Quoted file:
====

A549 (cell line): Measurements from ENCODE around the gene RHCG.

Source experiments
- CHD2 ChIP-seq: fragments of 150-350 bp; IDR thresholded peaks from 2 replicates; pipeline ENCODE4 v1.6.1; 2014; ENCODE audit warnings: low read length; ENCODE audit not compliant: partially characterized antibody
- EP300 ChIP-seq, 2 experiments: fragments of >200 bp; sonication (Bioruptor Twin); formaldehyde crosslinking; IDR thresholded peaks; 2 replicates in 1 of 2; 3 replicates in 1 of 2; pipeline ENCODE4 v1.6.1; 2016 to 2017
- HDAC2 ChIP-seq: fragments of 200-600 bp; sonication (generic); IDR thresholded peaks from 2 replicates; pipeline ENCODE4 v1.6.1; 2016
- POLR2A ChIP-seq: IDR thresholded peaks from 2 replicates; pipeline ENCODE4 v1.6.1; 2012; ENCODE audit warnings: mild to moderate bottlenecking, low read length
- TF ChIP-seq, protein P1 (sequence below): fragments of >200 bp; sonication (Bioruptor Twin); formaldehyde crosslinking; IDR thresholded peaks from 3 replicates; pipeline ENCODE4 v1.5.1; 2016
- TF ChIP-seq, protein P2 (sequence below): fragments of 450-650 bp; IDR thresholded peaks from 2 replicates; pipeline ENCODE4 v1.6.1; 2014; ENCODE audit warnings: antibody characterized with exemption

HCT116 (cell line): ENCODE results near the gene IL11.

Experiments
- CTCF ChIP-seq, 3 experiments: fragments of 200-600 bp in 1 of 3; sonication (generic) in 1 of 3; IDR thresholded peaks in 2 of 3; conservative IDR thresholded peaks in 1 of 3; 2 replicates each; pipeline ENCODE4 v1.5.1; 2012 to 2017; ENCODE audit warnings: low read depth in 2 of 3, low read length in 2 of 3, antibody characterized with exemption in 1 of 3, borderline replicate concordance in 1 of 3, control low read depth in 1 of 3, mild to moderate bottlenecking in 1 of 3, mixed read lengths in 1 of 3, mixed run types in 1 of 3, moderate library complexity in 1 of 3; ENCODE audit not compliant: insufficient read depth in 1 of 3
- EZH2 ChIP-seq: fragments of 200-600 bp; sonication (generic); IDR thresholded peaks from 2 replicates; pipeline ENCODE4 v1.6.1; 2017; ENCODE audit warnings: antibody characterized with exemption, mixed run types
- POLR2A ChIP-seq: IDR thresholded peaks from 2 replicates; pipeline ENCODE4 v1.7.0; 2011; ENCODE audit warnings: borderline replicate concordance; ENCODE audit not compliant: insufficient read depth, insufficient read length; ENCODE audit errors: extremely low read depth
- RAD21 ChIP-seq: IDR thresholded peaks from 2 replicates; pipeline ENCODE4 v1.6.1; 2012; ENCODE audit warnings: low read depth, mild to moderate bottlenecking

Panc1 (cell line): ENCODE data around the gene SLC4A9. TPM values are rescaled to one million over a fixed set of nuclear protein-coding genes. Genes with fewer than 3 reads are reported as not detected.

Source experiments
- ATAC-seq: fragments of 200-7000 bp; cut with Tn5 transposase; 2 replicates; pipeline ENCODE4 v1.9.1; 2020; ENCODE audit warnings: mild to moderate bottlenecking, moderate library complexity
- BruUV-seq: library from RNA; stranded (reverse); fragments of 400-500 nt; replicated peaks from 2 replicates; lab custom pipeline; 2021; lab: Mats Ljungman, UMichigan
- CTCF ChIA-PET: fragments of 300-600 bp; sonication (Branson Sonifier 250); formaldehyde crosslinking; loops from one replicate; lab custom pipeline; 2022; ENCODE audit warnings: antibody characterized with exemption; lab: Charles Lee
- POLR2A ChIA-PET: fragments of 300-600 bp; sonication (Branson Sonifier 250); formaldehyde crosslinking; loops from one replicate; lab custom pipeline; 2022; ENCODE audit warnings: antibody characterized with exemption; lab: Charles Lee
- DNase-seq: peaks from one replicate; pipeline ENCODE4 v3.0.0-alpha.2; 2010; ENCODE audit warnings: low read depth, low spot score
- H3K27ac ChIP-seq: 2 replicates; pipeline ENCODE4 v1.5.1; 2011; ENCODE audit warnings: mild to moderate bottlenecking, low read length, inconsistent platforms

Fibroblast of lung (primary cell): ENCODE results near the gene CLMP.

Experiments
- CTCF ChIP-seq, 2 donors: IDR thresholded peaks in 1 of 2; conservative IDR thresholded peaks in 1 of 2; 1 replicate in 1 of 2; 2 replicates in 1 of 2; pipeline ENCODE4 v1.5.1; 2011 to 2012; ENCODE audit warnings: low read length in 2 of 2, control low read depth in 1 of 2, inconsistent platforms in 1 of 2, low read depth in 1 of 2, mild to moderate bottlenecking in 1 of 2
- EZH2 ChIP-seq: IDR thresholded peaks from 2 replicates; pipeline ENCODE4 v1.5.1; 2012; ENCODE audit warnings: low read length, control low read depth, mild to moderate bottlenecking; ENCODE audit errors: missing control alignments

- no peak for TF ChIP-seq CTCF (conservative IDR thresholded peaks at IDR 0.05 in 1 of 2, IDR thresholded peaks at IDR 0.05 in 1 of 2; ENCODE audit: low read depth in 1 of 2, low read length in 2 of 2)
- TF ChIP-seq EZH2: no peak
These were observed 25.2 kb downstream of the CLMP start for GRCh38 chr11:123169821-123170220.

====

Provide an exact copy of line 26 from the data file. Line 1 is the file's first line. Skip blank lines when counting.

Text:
- EZH2 ChIP-seq: IDR thresholded peaks from 2 replicates; pipeline ENCODE4 v1.5.1; 2012; ENCODE audit warnings: low read length, control low read depth, mild to moderate bottlenecking; ENCODE audit errors: missing control alignments